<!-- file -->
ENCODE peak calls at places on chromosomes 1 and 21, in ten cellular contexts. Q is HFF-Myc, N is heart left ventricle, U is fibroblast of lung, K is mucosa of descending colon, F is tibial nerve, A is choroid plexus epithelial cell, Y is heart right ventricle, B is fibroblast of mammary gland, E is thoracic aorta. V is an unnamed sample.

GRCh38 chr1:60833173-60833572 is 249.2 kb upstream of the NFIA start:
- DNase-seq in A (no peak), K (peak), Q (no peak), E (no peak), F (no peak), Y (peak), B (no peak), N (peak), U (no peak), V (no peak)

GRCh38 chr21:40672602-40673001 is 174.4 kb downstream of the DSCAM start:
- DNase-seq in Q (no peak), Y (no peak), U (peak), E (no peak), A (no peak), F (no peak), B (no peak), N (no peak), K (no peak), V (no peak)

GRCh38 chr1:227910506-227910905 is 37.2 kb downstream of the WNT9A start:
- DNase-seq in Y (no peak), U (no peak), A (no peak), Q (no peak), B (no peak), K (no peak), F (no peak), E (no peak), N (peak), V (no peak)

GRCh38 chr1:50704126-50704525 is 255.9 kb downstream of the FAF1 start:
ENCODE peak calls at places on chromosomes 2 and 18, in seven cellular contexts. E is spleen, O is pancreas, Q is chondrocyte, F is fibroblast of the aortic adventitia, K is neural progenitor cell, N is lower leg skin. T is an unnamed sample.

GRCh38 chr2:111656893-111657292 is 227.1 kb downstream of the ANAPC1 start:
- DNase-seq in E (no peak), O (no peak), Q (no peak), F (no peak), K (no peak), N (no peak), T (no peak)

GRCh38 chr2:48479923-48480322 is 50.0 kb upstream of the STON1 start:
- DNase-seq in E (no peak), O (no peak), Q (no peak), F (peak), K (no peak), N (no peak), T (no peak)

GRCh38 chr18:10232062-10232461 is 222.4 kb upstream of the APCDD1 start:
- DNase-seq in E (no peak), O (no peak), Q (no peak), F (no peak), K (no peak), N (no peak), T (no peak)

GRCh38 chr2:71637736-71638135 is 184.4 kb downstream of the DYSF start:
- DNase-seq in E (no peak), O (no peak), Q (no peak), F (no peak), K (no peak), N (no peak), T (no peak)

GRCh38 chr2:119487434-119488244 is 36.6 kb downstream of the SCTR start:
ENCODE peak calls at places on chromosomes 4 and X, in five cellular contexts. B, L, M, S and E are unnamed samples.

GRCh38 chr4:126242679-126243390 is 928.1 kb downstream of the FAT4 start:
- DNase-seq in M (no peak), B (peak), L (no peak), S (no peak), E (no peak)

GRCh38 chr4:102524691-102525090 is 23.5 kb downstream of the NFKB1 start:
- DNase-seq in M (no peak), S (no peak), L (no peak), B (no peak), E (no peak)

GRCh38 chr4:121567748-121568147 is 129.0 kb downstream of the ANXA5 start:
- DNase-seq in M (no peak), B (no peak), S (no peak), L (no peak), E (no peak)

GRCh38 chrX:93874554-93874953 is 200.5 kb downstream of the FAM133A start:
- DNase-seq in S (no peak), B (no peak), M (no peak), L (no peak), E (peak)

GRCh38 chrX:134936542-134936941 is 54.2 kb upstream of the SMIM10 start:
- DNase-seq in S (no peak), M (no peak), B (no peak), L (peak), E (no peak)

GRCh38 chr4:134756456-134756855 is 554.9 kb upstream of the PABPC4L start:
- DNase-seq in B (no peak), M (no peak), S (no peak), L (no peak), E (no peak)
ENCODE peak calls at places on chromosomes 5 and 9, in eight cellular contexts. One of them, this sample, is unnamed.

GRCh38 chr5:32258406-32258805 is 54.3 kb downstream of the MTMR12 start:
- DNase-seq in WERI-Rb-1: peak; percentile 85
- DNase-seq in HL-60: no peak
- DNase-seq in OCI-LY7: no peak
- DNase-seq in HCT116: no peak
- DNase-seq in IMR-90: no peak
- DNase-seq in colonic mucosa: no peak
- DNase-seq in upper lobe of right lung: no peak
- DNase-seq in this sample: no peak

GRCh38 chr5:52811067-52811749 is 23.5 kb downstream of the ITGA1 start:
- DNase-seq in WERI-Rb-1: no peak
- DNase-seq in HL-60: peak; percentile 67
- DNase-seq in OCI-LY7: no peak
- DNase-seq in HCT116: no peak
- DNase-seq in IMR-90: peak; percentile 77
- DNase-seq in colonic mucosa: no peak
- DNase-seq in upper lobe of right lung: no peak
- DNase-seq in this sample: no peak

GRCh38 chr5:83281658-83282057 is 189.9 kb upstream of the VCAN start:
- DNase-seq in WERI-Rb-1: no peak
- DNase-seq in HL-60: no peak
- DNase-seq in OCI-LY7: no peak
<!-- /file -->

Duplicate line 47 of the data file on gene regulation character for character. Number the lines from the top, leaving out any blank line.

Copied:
- DNase-seq in IMR-90: peak; percentile 77